I recently watched Paul Schrader’s 1985 film Mishima – A Life In Four Chapters. The film is a documentary style biographical portrayal of author Mishima Yukio’s final day, interwoven with three highly stylized vignettes of scenes from three of his works, and occasional explanatory flashbacks into Mishima’s past. Below is my brief review of the film, plus alpha.
Seven out of ten stars. The concept and design of the film were unquestionably creative. Schrader took the stylization too far at times, but the exaggeration helped distinguish the vignettes from the main story line, as did filming the flashbacks in black and white. The transitions between the three were smooth enough, but could prove difficult to follow for viewers without any familiarity with Mishima. The connections drawn between specific experiences from Mishma’s life and their later distillation into major themes in his work was well done, and Schrader’s division of the film into four chapters – beauty, art, action, and harmony of pen and sword – further supported these themes.
To Schrader’s credit he shot the entire film, dialogue and narration, in Japanese. The actors in the Kinkakuji vignette even spoke with heavy Kansai accents. No complaints with the score – Philip Glass has yet to disappoint with a documentary soundtrack. Acting generally must be Episode I, II or III execrable for me to take notice so Mishima passes muster. Casting was convincing enough, although Ogata Ken did not much resemble Mishima.
The extra DVD commentary was informative – Schrader had clearly done his homework – and some of the tales about the trials undergone during filming are fascinating. (ex. Death threats from rightwingers lead to clandestine filming efforts and for a while Schrader, afraid of being stabbed, was even wearing a flak jacket. He was later informed by his Japanese crew that as a gaijin, he would not be a target because there was no way he could know better about his actions.)
Sexuality, controversy, and politics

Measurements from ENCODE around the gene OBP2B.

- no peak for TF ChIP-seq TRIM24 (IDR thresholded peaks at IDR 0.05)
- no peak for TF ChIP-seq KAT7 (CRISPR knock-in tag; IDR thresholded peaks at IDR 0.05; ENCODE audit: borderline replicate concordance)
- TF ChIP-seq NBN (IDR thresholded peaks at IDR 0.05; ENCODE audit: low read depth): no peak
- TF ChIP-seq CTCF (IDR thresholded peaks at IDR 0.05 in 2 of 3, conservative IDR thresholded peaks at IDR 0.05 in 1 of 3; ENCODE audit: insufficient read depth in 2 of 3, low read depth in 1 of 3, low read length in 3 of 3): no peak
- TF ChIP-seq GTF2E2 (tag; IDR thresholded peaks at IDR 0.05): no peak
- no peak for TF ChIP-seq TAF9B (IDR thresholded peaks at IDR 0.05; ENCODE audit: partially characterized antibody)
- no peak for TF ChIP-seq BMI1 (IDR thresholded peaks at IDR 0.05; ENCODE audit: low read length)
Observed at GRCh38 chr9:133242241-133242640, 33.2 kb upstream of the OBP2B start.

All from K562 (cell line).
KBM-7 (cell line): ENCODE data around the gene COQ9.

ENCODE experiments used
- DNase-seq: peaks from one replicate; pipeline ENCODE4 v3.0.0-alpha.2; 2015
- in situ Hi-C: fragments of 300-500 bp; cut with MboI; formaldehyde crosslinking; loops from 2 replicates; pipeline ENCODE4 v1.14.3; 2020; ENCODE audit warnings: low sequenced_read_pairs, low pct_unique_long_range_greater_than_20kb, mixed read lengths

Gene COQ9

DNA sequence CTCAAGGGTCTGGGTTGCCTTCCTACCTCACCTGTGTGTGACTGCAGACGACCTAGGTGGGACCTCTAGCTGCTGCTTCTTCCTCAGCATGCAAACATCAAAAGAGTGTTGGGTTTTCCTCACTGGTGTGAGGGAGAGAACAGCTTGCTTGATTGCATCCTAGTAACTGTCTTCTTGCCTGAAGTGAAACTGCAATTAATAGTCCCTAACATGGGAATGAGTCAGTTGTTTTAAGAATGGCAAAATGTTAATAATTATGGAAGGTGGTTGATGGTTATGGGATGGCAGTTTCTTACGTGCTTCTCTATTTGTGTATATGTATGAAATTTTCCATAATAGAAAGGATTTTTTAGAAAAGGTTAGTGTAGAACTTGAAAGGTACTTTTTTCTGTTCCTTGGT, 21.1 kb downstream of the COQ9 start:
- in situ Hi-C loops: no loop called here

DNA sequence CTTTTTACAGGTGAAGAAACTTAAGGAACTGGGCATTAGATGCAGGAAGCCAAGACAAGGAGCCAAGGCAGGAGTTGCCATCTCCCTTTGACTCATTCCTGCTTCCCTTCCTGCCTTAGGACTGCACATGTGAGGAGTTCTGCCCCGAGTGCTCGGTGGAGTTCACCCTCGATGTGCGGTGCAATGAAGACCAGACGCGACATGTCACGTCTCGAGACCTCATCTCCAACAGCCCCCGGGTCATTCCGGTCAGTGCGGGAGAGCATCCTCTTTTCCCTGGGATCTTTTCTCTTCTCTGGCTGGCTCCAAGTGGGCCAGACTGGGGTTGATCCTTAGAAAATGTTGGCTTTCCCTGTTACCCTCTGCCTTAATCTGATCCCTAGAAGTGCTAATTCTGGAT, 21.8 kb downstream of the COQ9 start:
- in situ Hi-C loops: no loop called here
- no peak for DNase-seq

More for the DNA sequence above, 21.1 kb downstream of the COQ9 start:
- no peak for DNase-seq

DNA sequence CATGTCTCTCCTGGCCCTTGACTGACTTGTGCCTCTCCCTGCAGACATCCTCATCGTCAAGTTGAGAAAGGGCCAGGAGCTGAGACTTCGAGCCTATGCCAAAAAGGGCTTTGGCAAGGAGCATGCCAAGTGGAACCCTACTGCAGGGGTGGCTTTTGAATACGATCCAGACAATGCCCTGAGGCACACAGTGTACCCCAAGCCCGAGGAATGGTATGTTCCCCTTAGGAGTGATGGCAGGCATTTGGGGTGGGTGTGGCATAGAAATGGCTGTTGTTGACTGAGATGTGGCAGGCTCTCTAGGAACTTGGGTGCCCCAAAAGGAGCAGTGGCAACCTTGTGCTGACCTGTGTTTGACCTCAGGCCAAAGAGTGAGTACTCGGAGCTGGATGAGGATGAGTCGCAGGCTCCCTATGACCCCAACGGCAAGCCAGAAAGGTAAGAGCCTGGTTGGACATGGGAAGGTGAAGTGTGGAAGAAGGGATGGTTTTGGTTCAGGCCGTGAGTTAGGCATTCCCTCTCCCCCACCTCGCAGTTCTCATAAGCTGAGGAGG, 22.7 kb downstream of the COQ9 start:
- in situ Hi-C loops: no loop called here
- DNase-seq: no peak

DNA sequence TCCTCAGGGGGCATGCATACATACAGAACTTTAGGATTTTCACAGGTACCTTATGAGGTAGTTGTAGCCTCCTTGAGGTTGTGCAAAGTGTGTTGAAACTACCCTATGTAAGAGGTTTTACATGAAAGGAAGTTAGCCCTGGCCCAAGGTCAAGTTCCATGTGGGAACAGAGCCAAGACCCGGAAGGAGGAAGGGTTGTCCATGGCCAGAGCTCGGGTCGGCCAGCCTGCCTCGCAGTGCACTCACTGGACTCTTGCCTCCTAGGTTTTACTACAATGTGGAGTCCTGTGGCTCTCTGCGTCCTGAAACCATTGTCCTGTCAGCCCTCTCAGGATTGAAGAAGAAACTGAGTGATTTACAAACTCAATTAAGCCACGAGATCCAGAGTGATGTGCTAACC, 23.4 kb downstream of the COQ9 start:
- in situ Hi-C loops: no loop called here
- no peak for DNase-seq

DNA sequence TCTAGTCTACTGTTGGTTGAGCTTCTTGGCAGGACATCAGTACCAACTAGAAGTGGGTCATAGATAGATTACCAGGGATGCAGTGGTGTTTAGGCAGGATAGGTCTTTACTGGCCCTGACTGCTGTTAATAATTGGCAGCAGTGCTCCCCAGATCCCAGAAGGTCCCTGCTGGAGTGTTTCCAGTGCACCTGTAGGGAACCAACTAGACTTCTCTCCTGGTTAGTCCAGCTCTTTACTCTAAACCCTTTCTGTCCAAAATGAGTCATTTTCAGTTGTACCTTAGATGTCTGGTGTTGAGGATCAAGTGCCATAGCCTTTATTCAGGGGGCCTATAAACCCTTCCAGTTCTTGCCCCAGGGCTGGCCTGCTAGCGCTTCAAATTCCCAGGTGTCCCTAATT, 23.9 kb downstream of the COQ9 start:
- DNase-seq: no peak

Although nearly twenty years old, the full version of the film has yet to be released in Japan, largely because of a single scene in which Mishima is portrayed drinking and briefly dancing with a young man in a Tokyo gay bar. According to Schrader, he and his crew were initially given full cooperation by Mishima’s wife until he refused to remove said scene. They were also threatened with legal action (and presumably worse) if they depicted anything that could not be substantiated as true. Schrader was able to locate the young man and speak with him about the incident, so the scene could remain, but Mishima’s wife remained intransigent and never returned her support. Consequently, tthe film was not released in Japan at the time of its premier, and to this day the full version including the gay bar scene has yet to be released, distributed, or shown there.
Mishima biographer and former friend Henry Scott Stokes, addressed some of the controversy surrounding Mishima’s sexuality, including the above incident, in his 1974 work, The Life and Death of Yukio Mishima. At the time of Mishima’s suicide in November at the Jietai Eastern Army HQ in Ichigaya, rumors began circulating that Mishima had been lovers with Morita Masakatsu, who killed himself immediately Mishima.
The weeklies ran with these rumors and portrayed the incident as shinju, a double lover’s suicide. In spite of frequent homosexual themes in Mishima’s writings, including the autobiographical Confessions of a Mask, the truth of the matter has yet to be openly proven and probably never will be.
But what is most interesting about the shinju theory is something Stokes wrote in the 1999 epilogue of the book:
Years later I realized that the police, like all officials, were happy to see the homosexual shinju theory enlarge, thereby distracting the press form the politics of the Mishima incident.*
The politics of which he speaks are Mishima’s militant (and I mean this literally—the guy had his own “army”) right-wing leanings, but more importantly the support he received from prominent members of the LDP, including then Prime Minister Sato, then Defense Minister Nakasone Yasuhiro, and then Chief Cabinet Secretary Hori Shigeru. These three men possibly helped finance Mishima’s private army, the Tatenokai, and certainly arranged for them to train with and use SDF facilities for training. But, much like the shinju theory, the truth of this matter, including the full extent of the LDP’s involvement with Mishima, will likely never be known.
A bit of Mishima trivia
I also happened across an interesting nugget of trivia in Stokes book. When Mishima was in his early thirties his mother was (incorrectly) diagnosed with terminal cancer. Fearing that she would die without having seen her son married, he arranged to meet a wife through omiai. Although Mishima eventually settled on the young daughter of a traditional painter, his first meeting was with one Shoda Michiko. A job at Kunaicho awaits anyone who recognized that name without having to look.
(Note: Above quote taken from pg. 269 of Henry Scott Stokes. The Life and Death of Yukio Mishima. Cooper Square Press, NY. 2000.)